If you’re wanting to exercise regularly for your health and overall well-being, a gym can be a great sports facility at which you can train. In saying that, it’s not for everyone. The only way to know for sure if it’s for you is to give it a try. Most gyms offer a free pass to guests for them to try the facility before committing to a membership. This is a good idea, especially if you’ve never used a gym before as it will give you a chance to see whether you actually like it.
What should you look for, if you are interested in joining a gym? For a start, consider whether you are actually a gym person. Not all active people train at the gym. A fitness instructor from the first gym I belonged to once told me that there are lots of perfectly healthy and active people out there who don’t exercise at the gym. Some people just don’t enjoy training in a gym environment. If you’re one of them, don’t be miserable. Good options if you prefer training outside the gym are running, swimming, boot camp and sports. Click here to read part 1, part 2 and part 3 in my series on running.
What are the benefits of training at a gym? They are great if you are pushed for time as you can do a workout in as little as 30 minutes. They are also a good training facility if the weather’s bad as you’ll be undercover. You also can’t beat the convenience of being able to train any time during opening hours, unlike sports which meet to train on a certain day or days at a specified time. Some gyms offer 24 hour access, which is great for shift workers or anyone wanting to train outside regular hours.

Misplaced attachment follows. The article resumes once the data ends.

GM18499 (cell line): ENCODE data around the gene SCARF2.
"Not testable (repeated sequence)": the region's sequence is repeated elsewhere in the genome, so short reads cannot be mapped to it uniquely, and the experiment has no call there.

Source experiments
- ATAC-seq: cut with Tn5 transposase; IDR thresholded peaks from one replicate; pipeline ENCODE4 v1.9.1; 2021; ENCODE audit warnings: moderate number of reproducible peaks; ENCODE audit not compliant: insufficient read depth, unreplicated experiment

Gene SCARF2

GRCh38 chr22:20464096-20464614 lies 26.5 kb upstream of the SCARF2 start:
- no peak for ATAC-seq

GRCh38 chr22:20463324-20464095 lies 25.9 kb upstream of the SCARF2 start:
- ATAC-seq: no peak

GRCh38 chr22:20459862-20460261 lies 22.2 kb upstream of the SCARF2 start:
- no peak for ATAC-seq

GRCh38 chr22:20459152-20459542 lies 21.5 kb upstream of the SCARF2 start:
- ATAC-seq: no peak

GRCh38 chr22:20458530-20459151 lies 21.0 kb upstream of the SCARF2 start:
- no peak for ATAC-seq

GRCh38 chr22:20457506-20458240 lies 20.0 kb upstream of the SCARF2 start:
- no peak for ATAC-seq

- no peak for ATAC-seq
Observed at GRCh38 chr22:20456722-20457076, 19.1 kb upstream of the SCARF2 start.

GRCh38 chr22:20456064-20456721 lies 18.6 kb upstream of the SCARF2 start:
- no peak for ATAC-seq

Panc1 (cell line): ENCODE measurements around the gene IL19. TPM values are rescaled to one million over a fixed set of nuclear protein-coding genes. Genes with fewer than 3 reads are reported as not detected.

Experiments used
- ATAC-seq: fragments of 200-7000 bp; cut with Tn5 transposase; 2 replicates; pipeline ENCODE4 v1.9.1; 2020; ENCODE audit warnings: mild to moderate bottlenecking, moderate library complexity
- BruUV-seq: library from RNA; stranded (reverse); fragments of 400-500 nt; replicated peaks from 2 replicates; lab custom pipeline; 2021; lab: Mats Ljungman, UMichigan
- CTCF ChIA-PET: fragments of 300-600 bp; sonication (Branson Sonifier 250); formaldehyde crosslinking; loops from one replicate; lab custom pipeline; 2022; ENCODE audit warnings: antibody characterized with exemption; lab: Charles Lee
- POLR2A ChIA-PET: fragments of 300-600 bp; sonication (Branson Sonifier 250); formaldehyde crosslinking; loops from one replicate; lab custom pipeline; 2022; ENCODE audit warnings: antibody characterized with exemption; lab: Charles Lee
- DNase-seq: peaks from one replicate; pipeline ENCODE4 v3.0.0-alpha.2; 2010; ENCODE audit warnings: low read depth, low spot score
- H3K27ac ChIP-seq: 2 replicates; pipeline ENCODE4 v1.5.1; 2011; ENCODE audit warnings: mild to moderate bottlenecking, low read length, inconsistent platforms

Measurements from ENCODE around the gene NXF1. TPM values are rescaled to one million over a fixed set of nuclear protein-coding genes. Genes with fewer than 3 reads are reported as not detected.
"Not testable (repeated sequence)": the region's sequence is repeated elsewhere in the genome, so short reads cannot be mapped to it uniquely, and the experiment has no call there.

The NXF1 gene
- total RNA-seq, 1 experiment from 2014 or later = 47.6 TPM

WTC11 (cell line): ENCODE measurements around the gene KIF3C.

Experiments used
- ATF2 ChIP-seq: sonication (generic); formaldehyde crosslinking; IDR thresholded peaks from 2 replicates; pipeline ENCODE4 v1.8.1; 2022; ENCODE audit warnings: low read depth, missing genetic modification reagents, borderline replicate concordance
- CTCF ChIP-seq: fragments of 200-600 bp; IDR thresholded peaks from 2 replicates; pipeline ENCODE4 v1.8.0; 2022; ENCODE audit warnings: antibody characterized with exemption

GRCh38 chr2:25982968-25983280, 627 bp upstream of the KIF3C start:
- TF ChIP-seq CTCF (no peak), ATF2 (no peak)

In joining a gym, here are some of the factors you might wish to consider.
Location is an important consideration in choosing a gym. In my experience, the gym has to be close to either home or work, or you’ll never end up going. If your gym is close to home, it makes going on the weekends easier if work is far from home. Some gyms are part of a franchise which enable you to use your membership at other branches. This may mean that you can train at a facility close to the office during the week and a different one close to home over the weekend.
Before you join a gym, make sure that you are happy with the facilities. Does the weights area have a good range of machine and free weights? Have a look at the timetable for fitness classes. Does the gym offer an interesting range of classes? Try one if you’re able to before you take out a membership, to test the vibe of the fitness studio. Are the instructors enthusiastic and passionate about teaching? Do the participants engage in the class? These are good signs that you’ll enjoy taking fitness classes at the gym. Some of the fancier gyms might have facilities such as a spa, sauna and even swimming pools.
Have a good look at the changing facilities, showers and toilets. Are they clean? Are they adequate for the number of members at the gym? Be warned that they can get very congested during peak periods, especially in the morning before work. Allow extra time to shower and get changed before heading to the office.